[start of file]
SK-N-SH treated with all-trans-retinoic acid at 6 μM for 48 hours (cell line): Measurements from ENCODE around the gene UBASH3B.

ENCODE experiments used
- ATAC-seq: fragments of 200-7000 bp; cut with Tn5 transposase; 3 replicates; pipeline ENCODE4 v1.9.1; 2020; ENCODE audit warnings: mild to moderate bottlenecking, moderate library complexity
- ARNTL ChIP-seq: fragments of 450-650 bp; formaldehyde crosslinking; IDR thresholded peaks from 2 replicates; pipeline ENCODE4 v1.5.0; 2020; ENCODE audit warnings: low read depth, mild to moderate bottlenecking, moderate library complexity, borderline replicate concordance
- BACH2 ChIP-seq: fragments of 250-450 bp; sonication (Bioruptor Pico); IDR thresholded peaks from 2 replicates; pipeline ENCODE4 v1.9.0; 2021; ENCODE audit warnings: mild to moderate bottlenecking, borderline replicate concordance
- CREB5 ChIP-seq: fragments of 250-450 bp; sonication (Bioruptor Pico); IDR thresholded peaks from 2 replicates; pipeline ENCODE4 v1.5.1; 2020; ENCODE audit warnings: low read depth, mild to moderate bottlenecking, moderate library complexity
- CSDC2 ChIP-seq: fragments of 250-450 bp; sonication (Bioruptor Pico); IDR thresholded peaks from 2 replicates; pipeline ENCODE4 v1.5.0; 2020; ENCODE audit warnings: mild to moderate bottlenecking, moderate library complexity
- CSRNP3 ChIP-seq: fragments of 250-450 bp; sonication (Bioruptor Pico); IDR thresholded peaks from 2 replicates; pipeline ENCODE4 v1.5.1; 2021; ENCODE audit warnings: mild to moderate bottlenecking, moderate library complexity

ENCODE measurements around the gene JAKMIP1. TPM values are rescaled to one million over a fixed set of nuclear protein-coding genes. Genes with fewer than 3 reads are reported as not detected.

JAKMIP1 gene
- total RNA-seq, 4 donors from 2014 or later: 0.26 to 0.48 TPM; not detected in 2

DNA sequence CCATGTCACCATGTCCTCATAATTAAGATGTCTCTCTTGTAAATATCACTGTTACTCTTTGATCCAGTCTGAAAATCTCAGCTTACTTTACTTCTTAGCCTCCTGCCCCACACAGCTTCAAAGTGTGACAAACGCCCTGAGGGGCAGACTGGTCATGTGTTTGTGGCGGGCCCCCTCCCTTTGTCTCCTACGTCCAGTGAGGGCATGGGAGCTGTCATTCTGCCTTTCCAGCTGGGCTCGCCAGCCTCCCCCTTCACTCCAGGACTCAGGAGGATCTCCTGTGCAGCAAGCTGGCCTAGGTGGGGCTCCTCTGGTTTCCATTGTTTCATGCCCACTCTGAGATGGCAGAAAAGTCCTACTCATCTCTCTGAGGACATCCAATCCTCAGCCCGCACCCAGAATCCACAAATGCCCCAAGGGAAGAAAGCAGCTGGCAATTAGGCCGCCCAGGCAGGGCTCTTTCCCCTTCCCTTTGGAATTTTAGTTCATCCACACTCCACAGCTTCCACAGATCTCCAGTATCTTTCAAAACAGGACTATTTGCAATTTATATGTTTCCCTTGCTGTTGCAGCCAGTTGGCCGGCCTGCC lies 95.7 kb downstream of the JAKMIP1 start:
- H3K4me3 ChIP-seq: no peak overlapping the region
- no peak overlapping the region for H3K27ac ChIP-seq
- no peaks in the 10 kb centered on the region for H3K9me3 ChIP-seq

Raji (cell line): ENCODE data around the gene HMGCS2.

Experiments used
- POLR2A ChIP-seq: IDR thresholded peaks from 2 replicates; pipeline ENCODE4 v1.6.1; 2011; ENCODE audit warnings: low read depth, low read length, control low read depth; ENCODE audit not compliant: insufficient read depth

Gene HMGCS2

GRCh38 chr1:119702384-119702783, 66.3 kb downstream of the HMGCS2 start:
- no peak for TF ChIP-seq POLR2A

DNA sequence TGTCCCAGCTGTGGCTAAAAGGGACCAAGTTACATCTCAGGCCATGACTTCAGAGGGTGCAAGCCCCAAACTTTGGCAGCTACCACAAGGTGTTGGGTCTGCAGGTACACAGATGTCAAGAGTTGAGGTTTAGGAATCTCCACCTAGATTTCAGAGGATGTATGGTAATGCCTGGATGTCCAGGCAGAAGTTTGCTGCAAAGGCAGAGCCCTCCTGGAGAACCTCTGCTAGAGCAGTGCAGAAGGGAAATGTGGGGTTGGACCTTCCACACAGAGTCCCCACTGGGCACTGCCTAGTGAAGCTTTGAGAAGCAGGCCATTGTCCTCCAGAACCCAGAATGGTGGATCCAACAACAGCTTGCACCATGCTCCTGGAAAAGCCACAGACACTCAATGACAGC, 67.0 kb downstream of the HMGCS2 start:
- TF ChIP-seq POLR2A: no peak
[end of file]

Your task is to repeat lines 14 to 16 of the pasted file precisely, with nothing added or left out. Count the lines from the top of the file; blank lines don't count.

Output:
- no peak overlapping the region for H3K27ac ChIP-seq
- no peaks in the 10 kb centered on the region for H3K9me3 ChIP-seq

Raji (cell line): ENCODE data around the gene HMGCS2.